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"Bronx Literature "

"Bronx Literature," a subway station with a reading list to travel on time and in time...
A celebration of Bronx literature, depicting the universe of four writers who lived in or wrote about the Bronx: Sholom Aleichem, James Baldwin, Nicholasa Mohr and Edgar Allan Poe. Through the stories of these writers, we visit important moments of the neighborhood's history.

Edgar Allan Poe was already a noted literary critic, poet and author when he rented a small cottage in Fordham for $100 a year in 1846. He vainly hoped the fresh air would cure his wife’s tuberculosis. While living in the cottage, he befriended the Jesuit teachers at nearby St. John’s College (now Fordham University), and wrote Annabel Lee and The Bells. The cottage, now in Poe Park, is administered by The Bronx County Historical Society as a historic landmark museum.

Sholom Aleichem, Yiddish literature's most beloved author, was one of the very few modern writers who speaks for an entire people. Born in Russia in 1859 as Solomon Rabinovitz, he died in The Bronx in 1916. He created many memorable characters, including Tevye (character of "Fiddler on the Roof"), Mottel "The Cantor's Son", Menachem-Mendl and many others.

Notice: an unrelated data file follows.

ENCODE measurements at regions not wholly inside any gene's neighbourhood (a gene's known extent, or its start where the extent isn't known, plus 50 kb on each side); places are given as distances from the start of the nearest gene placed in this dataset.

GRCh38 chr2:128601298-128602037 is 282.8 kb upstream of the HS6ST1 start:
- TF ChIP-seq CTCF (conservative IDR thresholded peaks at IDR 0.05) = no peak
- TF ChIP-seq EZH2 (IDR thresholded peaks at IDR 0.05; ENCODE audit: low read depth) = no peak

Baldwin’s intense reading period in high school is a quest in itself, one dominated by issues of race and authorship as he traces his struggle to accept his calling as a writer/prophet. Along the axis of Baldwin’s uptown-downtown shuttling between the two incompatible worlds of Harlem and his church, and Clinton De Witt High School in the Bronx, his self-preoccupation as an artist in the spiritual, moral, even metaphysical sense emerges as somewhat romantic.

Nicholasa Mohr: El Bronx Remembered
In the South Bronx--or El Bronx, as it's known to the people who live there--anything can happen. A migrant from Puerto Rico can become somebody on the mainland, pursue the American Dream--and maybe even make it come true. Harsh, happy, scary, sad, and funny, here are stories of growing up in the South Bronx during its heyday, from 1946 to 1956.

@ 2011 Béatrice Coron All rights reserved